This, That and the Other
Today I’ll touch on a number of topics that have been on my radar lately.
As you read this, we are in the second full day of hosting a conference of the Southern Group on Educational Affairs, medical education professionals affiliated with the Association of American Medical Colleges. Approximately 245 registrants from medical schools across the South are on our campus for – count ‘em – 103 presentations during three-plus days centered on the theme of “Shifting Paradigms in Medical Education.” There’s no question that we would not have been able to host a meeting of this size and scope without our new medical education building. Even more important has been the many months of hard work by Dr. Loretta Jackson-Williams, Dr. Jerry Clark and the entire medical education team, as well as faculty and staff from across UMMC who have helped get us ready for this event. Congratulations to our team on a wonderful meeting so far, and for making us look good in front of these distinguished guests.
On Monday, the Mississippi Commission for Volunteer Service presented our own Dr. Richard deShazo with its Volunteer Excellence Award for outstanding achievement in health advocacy. “Dr. Rick,” as he is known to thousands of Mississippians who follow his Southern Remedy radio and TV programs on MPB, has devoted countless hours to promoting good health and health literacy during 13 years on the airwaves. He was also instrumental in the development of our Community Health Advocate Program, which in less than five years has trained 2,000 people to look after the basic health needs of their neighbors. Former chair of the Department of Medicine, Billy S. Guyton Distinguished Professor of Medicine and Pediatrics, and my own personal physician, Rick has announced he will retire at the end of this academic year. He and his wife Gloria will be moving to Birmingham to be closer to their grandchildren. (He and I agree on what a gift it is for grandchildren to truly know their grandparents.) Rick will continue to have an emeritus appointment with UMMC, and his commitment to public service and the highest ideals of medical practice will continue to inspire many of us who have worked with him.
As I alluded to recently, Thursday was a day of transition at our governing board, the Mississippi Institutions of Higher Learning, as four trustees took part in their final meeting. Since that earlier salute in VC Notes, the board has announced the appointment of Dr. Alfred Rankins Jr. to the position of commissioner of higher education. Dr. Rankins is well known to us, having previously served as deputy commissioner for academic and student affairs. He left that role in 2014 to serve as president of Alcorn State University, his alma mater, where by all accounts he has done a fabulous job. I can’t help but think that his experience in running a university will serve him well in his new role, which he will begin in July. Although the current commissioner, Dr. Glenn Boyce, won’t retire until June, he was recognized yesterday with a resolution from the Mississippi State Legislature. Dr. Boyce has been in his role just about the same length of time I have been in mine, so I feel like we have been in adjacent seats on the same steep learning curve. He has been a friend to me and to UMMC, and I wish him well.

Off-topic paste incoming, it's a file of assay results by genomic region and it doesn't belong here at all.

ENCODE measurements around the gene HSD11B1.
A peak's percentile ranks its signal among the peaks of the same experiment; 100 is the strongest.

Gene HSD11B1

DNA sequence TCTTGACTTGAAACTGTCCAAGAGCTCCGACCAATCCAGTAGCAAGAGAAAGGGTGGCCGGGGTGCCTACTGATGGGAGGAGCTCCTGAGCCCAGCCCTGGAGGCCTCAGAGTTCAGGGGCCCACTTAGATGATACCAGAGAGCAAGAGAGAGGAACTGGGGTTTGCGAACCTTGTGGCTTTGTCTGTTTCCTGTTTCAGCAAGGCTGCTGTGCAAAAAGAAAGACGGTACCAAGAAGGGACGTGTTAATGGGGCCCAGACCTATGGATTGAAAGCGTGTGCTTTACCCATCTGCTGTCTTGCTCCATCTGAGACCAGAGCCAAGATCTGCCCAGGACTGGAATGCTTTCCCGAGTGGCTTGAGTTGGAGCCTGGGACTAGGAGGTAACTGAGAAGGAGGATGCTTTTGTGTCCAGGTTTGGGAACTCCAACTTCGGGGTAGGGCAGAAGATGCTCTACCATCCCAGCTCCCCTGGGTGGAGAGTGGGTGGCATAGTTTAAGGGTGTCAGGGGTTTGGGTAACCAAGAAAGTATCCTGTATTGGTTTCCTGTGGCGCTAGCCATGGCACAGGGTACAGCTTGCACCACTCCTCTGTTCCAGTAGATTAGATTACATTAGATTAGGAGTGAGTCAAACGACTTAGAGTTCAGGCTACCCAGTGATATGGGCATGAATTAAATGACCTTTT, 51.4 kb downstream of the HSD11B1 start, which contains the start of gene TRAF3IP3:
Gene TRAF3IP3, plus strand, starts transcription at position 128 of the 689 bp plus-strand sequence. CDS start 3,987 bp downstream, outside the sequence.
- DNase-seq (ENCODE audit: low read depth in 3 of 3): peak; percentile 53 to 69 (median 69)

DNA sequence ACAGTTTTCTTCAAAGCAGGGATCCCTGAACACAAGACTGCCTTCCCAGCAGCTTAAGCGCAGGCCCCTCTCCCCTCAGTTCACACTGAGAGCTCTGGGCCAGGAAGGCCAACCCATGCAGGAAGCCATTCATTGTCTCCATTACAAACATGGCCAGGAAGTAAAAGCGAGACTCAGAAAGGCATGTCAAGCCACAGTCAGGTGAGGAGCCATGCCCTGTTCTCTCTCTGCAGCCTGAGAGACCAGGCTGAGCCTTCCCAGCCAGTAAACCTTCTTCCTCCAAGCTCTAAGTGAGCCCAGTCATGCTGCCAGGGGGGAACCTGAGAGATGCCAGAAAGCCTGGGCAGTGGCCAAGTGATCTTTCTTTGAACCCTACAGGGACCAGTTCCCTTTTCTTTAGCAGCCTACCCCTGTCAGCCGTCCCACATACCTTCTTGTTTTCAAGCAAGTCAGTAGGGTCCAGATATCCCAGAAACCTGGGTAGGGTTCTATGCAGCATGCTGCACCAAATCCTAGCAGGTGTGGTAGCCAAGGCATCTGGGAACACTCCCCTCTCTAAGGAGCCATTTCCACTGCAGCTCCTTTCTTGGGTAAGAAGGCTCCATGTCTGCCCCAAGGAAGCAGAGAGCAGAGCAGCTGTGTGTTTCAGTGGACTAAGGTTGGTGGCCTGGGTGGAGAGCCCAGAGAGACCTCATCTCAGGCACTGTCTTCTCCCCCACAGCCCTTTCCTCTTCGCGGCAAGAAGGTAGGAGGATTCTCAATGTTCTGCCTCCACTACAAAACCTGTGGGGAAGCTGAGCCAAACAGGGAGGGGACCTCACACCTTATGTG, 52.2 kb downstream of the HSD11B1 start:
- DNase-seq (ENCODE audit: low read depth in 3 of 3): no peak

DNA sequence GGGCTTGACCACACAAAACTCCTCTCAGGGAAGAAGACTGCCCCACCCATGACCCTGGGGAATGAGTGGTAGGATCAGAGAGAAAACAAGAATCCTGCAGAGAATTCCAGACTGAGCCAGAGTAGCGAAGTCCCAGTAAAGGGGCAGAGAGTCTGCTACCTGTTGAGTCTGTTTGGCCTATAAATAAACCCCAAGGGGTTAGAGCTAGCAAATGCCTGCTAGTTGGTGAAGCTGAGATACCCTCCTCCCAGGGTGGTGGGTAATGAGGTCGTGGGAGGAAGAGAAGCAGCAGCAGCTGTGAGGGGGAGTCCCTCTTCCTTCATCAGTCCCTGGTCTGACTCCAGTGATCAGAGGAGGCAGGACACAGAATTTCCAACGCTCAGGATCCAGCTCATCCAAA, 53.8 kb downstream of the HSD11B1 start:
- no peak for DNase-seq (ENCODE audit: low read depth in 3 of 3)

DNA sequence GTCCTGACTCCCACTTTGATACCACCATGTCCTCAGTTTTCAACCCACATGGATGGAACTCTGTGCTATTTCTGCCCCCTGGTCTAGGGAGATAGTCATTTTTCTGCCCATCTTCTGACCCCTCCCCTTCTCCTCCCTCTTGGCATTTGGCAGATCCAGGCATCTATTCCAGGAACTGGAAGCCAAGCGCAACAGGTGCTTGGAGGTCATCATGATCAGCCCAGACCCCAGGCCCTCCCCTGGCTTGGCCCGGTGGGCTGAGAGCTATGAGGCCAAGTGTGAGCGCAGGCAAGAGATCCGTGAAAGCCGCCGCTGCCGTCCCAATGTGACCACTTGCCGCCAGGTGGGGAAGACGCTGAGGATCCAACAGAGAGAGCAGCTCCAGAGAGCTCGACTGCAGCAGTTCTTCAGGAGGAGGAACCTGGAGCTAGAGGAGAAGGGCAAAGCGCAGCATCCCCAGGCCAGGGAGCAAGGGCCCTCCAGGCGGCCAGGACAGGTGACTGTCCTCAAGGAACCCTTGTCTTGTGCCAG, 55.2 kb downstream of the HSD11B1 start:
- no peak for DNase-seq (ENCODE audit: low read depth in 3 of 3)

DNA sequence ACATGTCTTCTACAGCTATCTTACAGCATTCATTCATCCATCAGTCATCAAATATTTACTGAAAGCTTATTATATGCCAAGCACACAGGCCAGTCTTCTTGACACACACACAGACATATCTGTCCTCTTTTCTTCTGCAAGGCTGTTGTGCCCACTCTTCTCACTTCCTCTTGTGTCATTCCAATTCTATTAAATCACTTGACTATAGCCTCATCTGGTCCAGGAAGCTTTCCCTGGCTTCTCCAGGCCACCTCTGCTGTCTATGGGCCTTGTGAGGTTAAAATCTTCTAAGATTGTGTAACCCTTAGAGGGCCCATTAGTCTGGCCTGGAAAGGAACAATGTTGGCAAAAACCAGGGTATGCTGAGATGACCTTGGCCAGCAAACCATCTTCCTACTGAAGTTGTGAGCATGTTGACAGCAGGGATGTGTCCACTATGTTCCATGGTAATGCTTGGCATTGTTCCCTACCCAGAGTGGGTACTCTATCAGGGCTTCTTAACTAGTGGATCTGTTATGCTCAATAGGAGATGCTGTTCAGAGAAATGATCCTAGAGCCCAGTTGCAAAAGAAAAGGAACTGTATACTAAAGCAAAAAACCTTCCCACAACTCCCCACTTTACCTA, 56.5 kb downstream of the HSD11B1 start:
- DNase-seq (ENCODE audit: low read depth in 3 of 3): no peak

On Monday we hosted the interim superintendent and senior administrative leadership of Jackson Public Schools. This was an opportunity to share with this group – many of whom are relatively new in their roles – the long history of engagement that UMMC has had with JPS, its students and its teachers through several decades. From the Base Pair research partnership to placing nurses in JPS elementary schools to Give Kids a Smile Day to the adolescent health clinic we've established at Lanier High School, our activities have been pervasive and impactful. As we’ve begun cataloguing some of them, it’s become apparent their value is well over $1 million in terms of UMMC’s commitment of time and resources. Of course, as we all know, you just can’t put a price tag on how many student lives have been enhanced by these meaningful interactions with our faculty, staff and students. And there’s no doubt that our own lives have been enriched as well. We look forward to continued growth and success of this partnership and of others we have with our state's schools.
As I mentioned to our visitors at the SGEA conference yesterday, one of the best things – maybe THE best thing – about working at UMMC is that you never have to wonder if what you’re doing matters. It does, big time, and it’s all pointed at creating A Healthier Mississippi.